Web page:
New Report from Philadelphia Workforce Investment Board

Posted by on July 6, 2009

Half of Philadelphians lack work literacy skills: report

The Philadelphia Workforce Investment Board has released a new report entitled Help Wanted that documents the need for Philadelphia to take steps to bolster adult literacy – or face a workforce increasingly lacking the skills to compete in today’s global economy.

Funded by the Annie E. Casey Foundation and United Way of Southeastern Pennsylvania, the report includes original research demonstrating the critical need to educate and improve adult literacy, while investing in our own talent to vastly improve the economic position of Philadelphia.

The report notes that Greater Philadelphia is able to lure good, high-paying employers to the area, but faces a growing gap between the essential needs of businesses and the skills of the workforce. The problem is especially acute in Philadelphia, where 52.2 percent of the population falls below the literacy standard required by businesses – meaning more than half of all adults struggle to follow written instructions or complete a form, such as a job application. That compares with 37.9 percent throughout Pennsylvania.

“This research shows the City of Philadelphia is at a crossroads,” PWIB CEO Sallie A. Glickman said.  “In a world where business can go virtually anywhere to find the right people, to compete Philadelphia must commit to becoming a city with a world-class, highly literacy workforce.  This report highlights our city’s major human capital issue and provides the full community with an opportunity to engage in proven solutions.”-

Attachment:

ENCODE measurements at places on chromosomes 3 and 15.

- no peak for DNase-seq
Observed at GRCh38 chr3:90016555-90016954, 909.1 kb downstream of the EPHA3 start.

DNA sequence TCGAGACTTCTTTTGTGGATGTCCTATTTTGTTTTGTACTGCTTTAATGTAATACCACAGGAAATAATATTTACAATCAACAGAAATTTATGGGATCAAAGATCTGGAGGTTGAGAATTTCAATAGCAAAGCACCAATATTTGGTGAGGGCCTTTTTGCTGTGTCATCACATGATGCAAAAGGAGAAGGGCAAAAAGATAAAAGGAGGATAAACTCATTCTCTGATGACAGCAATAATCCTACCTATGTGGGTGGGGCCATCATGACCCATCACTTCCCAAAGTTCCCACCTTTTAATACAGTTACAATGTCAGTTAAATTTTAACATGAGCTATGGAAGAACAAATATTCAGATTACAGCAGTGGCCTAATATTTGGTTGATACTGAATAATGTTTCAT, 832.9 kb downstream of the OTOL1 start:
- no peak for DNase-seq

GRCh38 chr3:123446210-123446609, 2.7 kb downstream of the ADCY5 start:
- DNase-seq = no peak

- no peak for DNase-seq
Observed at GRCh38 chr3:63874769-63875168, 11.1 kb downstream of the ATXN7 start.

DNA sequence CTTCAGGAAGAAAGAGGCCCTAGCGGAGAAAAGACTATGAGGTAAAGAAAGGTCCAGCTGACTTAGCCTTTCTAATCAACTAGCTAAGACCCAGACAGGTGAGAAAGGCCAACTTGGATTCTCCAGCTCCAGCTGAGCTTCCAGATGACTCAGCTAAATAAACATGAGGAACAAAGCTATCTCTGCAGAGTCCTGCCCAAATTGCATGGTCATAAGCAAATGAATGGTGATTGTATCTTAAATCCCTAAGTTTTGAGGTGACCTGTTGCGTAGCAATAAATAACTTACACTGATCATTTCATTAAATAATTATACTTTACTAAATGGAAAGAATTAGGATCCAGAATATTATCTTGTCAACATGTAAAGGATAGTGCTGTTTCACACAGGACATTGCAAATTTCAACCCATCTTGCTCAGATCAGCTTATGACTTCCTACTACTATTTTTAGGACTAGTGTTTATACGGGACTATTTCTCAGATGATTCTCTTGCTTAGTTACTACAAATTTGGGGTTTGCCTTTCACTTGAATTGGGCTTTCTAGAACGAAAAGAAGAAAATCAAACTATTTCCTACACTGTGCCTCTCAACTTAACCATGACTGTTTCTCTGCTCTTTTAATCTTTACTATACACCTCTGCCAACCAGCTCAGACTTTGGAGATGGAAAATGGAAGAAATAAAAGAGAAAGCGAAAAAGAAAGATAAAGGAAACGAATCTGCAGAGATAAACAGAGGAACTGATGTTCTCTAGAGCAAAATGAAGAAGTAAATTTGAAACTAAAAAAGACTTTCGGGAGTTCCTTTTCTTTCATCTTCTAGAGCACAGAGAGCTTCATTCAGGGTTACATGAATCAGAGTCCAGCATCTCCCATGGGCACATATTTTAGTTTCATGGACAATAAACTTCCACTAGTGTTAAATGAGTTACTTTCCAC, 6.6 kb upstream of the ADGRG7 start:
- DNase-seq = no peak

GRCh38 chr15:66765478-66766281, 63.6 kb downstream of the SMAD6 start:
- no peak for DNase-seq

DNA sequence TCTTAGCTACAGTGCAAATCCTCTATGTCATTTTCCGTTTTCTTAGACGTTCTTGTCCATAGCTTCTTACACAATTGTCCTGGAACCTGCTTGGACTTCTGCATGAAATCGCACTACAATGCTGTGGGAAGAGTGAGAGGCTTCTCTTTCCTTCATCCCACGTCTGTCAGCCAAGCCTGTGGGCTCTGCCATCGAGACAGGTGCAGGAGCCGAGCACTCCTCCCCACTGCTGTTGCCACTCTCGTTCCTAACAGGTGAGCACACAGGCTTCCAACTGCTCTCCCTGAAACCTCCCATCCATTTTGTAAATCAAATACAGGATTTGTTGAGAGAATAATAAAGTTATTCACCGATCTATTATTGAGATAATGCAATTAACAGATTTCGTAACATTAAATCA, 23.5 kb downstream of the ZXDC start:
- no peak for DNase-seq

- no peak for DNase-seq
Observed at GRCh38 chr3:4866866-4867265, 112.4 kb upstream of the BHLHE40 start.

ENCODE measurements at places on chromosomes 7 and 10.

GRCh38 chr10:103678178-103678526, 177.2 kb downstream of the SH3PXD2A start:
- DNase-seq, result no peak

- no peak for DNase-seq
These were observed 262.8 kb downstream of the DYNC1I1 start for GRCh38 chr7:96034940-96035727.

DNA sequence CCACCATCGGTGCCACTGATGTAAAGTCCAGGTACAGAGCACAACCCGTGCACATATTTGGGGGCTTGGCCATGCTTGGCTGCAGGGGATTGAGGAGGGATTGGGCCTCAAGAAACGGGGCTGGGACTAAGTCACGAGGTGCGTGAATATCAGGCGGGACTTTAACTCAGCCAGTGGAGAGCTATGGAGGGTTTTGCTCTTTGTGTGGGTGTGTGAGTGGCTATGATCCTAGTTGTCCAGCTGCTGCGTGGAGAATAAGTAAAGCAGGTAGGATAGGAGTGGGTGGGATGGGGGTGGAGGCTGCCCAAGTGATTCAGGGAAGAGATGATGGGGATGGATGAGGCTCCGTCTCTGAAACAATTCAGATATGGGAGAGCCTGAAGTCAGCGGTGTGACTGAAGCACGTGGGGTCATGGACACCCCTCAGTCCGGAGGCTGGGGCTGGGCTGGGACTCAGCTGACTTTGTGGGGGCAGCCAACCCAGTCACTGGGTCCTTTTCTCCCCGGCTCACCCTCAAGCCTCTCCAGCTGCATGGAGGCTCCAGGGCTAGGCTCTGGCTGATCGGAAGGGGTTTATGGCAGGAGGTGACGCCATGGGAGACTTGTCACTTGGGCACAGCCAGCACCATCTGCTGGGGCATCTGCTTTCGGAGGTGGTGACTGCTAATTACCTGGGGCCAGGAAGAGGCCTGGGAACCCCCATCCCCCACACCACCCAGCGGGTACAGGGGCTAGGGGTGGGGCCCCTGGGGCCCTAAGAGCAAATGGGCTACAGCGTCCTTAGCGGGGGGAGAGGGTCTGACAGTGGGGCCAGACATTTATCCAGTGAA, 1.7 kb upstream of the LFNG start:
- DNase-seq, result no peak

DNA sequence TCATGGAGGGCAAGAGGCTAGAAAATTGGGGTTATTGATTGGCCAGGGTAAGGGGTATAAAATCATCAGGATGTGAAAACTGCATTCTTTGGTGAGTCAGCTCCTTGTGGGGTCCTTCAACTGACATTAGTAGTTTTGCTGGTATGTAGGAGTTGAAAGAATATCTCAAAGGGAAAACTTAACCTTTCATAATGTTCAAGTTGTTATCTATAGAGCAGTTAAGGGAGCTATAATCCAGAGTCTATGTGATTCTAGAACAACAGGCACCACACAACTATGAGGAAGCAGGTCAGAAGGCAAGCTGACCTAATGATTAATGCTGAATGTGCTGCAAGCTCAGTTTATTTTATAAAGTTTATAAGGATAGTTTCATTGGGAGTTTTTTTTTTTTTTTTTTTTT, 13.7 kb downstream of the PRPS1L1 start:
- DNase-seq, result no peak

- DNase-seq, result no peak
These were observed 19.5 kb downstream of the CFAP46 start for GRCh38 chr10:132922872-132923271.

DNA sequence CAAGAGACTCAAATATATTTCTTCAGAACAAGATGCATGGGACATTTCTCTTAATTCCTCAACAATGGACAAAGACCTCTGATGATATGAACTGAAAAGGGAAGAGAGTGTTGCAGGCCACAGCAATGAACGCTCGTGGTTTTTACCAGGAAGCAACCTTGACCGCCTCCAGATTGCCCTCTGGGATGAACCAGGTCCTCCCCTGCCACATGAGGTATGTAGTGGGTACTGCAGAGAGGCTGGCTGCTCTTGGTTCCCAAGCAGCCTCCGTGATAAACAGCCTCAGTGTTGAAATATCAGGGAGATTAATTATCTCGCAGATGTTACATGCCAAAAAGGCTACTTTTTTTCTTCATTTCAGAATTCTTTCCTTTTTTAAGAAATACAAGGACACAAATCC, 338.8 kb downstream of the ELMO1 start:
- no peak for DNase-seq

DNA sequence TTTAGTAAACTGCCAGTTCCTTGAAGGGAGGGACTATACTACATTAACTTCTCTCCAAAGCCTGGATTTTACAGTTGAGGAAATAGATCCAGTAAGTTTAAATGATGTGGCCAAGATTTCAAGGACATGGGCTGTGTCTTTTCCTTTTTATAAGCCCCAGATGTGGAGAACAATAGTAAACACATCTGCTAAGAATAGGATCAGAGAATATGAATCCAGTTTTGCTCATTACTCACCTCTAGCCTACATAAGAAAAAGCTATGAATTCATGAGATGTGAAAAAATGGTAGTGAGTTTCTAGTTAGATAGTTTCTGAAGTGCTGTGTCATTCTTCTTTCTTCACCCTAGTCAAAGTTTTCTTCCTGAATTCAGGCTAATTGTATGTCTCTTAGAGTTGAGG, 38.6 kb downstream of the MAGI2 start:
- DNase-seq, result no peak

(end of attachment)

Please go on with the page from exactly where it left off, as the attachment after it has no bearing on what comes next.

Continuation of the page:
The report presents some stark statistics:
— More than 202,000 adults in Philadelphia have not obtained a high school diploma.
— 52.2 percent of working-age Philadelphians – approximately 550,000 people – are below the literacy standard.
— Those 555,000 adults can only compete for a third of the jobs available in today’s economy – roughly 211,000 jobs.
— Research suggests that a strategic investment of $12 million annually over the next seven years in work-specific intensive literacy courses would net more than $370 million in taxes and savings.

The report notes that the problem will only get worse without intervention. By 2015, there will be 120,000 additional vacancies in the city at higher level managerial and professional jobs, while by 2030, there will be 600,000 Philadelphians lacking the skills needed to compete in the economic mainstream.

“Tackling this problem is critical to all facets of our community,” said PWIB Chairman Roosevelt Hairston, vice president for community and government relations at Children’s Hospital of Philadelphia. “We must insure Philadelphians have the requisite skills they need so our companies have the workforce necessary to grow and thrive in our city and region.”

Hairston highlighted the projected rate of return of 450 percent over the next seven years, based on an investment of $84 million – $12 million annually – to improve adult literacy. The average wage for Philadelphians with a high school diploma or GED is close to $6,500 higher annually than for those without. That translates into more tax money. And the current annual cost per high school dropout for services such as food stamps, Temporary Assistance for Needy Families and unemployment amounts to $6,779 – meaning reduced social spending. Plus, businesses would benefit from 21,818 more individuals positioned to thrive in our dynamic knowledge economy.

The results of increased literacy pay off in ways that go far beyond the costs and savings, observed Glickman.  “For the city, it means a higher-caliber workforce to support economic growth, healthier children and greater overall wealth. For our businesses, it means a more productive labor force, increased employee retention and reduced recruitment and training costs. For individuals, it opens doors to better jobs, higher wages, job security and additional education, including college.”

The full report is available here.

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